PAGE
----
Wednesday, February 21, 2018

Sabine ISD gets clean audit

By Meredith Shamburger
Nov. 14, 2017 at 12:24 a.m.

LIBERTY CITY — Sabine ISD was one of only five school districts throughout the state to receive an F, or substandard, financial accountability rating this year.

It isn't expecting the same rating next year, based on audit information presented to the board Monday, but officials said even that one failed rating would have a financial impact on the district.

"It increases the amount of audit that has to be done, which costs us more money," school board President Tony Raymond said. "It's just a great big pain in the butt."

Sabine ISD trustees and officials discussed the "F" rating and results of the most recently completed audit at their Monday meeting, talking about the financial ramifications of Trustee Rusty Taylor's decision last year not to return a required audit form and how district staff fared on annual financial and procedural evaluations of their work.

Auditor Karen Jacks presented results of the 2016-17 annual audit, noting that the district has received an unmodified, or clean, opinion this year.

"All of the reports this year are clean and without finding, and we are pleased to bring that information to you," she said.

The district's "F" rating was based on its 2015-16 annual audit and a series of indicators and questions. The 2015-16 audit received a "modified" opinion when Taylor, who was not at Monday's meeting, refused to fill out a required form because Jacks did not participate in a fraud audit that was taking place at the time. Districts are required to have an unmodified opinion, and receive an automatic failure when they don't, even if every other category is highly rated.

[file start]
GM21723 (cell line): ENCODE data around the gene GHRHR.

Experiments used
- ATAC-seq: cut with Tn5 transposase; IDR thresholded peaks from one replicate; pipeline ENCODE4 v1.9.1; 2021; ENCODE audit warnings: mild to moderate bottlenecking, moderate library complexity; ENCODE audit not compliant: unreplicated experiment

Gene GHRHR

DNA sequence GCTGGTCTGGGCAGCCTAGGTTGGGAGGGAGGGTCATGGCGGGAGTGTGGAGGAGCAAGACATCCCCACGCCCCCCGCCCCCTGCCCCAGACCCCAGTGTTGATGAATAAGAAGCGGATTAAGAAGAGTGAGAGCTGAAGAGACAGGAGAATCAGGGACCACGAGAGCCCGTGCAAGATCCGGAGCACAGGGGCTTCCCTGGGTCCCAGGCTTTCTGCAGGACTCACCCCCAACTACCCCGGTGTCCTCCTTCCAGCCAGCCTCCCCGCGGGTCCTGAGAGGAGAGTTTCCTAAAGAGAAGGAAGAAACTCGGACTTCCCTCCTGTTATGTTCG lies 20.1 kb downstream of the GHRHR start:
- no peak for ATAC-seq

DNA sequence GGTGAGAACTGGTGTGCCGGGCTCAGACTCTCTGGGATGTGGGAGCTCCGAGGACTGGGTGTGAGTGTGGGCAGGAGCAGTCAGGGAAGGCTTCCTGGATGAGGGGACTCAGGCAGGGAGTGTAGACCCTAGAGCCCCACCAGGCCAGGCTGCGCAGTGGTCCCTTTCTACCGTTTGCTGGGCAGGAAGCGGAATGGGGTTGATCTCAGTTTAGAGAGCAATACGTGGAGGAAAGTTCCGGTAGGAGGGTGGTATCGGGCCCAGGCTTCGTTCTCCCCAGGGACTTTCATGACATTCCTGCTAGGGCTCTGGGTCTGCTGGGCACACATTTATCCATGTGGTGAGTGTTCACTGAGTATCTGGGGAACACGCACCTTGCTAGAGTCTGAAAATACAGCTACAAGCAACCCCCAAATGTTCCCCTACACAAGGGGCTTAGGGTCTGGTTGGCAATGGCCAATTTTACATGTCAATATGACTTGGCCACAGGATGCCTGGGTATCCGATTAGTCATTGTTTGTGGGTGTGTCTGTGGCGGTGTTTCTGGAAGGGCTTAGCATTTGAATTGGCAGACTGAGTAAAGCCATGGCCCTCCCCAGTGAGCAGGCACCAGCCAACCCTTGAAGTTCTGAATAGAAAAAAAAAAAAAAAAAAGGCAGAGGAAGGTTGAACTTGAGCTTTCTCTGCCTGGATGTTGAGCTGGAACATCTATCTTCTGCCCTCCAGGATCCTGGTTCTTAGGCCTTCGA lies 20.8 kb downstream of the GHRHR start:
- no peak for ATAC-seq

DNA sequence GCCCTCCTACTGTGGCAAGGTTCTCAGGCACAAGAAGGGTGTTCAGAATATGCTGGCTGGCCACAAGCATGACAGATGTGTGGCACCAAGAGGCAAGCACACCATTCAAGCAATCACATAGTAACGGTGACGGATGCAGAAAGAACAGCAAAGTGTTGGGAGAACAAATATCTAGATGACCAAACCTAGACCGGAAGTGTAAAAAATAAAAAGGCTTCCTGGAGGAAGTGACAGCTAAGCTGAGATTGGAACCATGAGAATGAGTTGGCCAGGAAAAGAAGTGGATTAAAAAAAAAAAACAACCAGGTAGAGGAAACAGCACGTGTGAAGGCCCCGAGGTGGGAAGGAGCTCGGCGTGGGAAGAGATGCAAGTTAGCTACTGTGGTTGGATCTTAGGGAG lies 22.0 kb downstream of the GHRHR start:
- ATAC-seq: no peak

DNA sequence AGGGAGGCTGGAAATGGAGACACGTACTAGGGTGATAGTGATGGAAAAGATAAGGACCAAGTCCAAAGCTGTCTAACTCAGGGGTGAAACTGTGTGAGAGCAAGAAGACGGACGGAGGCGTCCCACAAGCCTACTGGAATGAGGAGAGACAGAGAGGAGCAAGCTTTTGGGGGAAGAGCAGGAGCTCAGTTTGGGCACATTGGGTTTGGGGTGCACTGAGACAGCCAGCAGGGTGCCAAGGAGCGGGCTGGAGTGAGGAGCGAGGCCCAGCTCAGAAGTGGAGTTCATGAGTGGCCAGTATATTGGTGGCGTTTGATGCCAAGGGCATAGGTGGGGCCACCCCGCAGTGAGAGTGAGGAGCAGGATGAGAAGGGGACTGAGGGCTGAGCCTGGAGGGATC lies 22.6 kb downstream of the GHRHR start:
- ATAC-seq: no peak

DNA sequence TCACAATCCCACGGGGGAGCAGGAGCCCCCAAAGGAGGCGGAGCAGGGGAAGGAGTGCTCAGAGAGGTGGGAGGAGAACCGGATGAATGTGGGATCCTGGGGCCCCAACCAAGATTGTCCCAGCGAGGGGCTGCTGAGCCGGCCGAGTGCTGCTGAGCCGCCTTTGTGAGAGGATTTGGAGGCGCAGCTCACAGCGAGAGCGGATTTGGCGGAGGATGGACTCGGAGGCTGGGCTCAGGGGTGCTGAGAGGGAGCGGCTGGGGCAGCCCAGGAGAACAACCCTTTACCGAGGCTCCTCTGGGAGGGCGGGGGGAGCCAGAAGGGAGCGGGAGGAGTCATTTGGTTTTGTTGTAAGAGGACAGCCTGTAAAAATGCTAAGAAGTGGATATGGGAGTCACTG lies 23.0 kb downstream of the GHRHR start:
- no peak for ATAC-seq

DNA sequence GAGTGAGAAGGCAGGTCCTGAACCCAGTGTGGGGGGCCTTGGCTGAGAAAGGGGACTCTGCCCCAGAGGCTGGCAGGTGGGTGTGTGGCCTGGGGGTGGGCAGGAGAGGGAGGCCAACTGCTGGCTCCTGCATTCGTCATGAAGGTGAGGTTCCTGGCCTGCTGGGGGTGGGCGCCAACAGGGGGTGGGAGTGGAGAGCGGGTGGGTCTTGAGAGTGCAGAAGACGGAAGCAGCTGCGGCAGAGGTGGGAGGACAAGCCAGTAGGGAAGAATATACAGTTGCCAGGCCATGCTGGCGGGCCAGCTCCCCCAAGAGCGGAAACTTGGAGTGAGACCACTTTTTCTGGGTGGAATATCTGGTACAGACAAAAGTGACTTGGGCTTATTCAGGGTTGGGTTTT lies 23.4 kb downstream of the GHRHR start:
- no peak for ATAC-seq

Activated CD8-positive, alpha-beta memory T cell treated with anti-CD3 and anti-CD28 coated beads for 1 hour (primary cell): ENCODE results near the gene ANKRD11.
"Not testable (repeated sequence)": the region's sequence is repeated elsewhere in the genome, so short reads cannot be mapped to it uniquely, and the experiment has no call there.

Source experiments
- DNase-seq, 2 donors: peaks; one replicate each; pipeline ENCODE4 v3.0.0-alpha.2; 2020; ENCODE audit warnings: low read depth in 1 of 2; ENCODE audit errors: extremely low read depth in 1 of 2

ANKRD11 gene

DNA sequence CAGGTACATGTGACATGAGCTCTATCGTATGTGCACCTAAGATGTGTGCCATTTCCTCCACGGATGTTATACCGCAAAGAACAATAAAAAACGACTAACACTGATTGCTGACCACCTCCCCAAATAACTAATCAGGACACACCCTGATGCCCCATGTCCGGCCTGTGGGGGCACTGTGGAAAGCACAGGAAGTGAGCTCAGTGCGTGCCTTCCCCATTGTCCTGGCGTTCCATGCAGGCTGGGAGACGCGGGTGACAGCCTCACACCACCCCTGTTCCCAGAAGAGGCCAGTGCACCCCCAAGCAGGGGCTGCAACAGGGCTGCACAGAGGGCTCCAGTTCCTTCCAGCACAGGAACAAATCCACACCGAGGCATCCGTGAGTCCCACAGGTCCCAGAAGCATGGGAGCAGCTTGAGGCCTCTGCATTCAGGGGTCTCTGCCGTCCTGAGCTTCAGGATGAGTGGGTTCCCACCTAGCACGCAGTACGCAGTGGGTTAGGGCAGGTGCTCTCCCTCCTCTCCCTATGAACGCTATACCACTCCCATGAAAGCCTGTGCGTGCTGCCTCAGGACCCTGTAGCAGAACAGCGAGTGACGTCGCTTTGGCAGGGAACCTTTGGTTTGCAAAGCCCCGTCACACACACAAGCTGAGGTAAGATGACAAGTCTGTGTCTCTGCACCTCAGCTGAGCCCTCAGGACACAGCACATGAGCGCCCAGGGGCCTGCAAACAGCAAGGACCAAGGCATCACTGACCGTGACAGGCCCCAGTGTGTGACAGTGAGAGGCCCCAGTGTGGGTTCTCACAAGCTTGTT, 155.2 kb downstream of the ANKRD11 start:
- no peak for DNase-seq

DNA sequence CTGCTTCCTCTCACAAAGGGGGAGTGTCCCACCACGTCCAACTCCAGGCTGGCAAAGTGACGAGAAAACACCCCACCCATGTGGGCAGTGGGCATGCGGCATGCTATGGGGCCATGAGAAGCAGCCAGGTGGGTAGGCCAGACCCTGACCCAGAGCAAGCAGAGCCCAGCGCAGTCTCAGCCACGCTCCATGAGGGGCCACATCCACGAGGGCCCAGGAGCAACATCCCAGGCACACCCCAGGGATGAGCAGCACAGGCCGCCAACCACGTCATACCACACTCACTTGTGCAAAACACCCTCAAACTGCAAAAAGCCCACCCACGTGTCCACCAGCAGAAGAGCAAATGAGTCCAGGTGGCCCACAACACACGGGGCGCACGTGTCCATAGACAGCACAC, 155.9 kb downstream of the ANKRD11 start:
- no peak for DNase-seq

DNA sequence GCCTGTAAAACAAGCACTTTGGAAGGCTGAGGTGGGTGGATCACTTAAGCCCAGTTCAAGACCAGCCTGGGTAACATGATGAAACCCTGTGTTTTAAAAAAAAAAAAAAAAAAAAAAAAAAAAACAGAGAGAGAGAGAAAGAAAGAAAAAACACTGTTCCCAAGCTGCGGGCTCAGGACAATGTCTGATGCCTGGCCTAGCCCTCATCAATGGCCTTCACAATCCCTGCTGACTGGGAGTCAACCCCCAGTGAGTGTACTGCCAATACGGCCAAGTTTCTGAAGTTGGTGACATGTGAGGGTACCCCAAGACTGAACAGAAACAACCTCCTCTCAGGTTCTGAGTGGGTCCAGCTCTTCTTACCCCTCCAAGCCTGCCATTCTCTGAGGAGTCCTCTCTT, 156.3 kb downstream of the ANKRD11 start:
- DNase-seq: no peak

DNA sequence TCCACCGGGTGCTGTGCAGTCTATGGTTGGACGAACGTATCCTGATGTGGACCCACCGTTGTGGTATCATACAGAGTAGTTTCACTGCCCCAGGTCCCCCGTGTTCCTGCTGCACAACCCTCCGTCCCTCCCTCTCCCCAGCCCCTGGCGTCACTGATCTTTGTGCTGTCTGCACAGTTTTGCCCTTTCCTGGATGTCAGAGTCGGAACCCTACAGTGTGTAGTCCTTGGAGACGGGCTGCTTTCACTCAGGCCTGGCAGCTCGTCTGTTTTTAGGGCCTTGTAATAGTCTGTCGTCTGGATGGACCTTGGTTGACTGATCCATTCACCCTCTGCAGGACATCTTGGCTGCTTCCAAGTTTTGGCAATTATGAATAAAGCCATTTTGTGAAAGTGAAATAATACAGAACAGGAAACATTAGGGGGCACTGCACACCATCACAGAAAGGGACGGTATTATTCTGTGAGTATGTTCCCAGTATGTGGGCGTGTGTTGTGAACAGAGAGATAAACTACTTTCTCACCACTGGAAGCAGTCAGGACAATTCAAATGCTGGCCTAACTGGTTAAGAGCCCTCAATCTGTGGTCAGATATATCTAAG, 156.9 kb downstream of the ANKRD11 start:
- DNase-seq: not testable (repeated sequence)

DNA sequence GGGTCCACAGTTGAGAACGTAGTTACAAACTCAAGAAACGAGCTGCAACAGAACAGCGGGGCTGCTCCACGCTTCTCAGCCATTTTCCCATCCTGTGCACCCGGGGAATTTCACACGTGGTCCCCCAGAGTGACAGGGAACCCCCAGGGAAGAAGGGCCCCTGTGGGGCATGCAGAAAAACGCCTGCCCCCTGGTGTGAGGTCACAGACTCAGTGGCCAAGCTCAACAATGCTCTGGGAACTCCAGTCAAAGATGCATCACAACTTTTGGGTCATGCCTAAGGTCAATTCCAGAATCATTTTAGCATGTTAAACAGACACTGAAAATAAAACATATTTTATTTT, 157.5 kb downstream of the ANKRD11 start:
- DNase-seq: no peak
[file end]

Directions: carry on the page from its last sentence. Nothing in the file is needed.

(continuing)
The required form is sent to all board members and asks questions such as whether they have knowledge of fraud or if they know of any compliance issues.

"Our auditors had to issue a modified opinion because of what's called a scope limitation," said Director of Business Operations Kevin Yandell. "Since they didn't get his letter back, they weren't able to know what he may have wanted to tell them. And since they didn't, they had to issue a scope limitation. This year, as you'll hear in a few minutes from Ms. Jacks when she gets here ... we will not have this problem next year."

Aside from the modified opinion, officials noted the district scored a perfect 100 in other categories on this year's financial rating.

"We did everything that we needed to from a district administration and district staff point of view and all that we could do to get the Superior/A rating, but it was taken out of our hands by one board member," Yandell said.

Yandell said there would be definite financial ramifications from the modified opinion because it can be seen as an indication that the district's reporting or financial controls need some sort of correction.

"The modified opinion from last year, that causes us to be deemed a higher-risk entity, as far as dealing with federal grants is concerned," Yandell said. "It caused our audit expense to go up, I believe, $1,200.

It also will mean that from now on, every time we do anything with the federal government, even if it's through the Texas Education Agency, that fine-tooth comb will be pulled out and we'll be looked at more thoroughly than we were in the past."

District officials were eager Monday to assure taxpayers that the "F" financial rating was not a reflection of the district's finances or staff.

"Every year since the beginning of time, we have either had a perfect score or near-perfect score on every other FIRST rating since it started," Raymond said. "This is the first time that we didn't have a perfect or near-perfect score. Even though we did have a perfect score."



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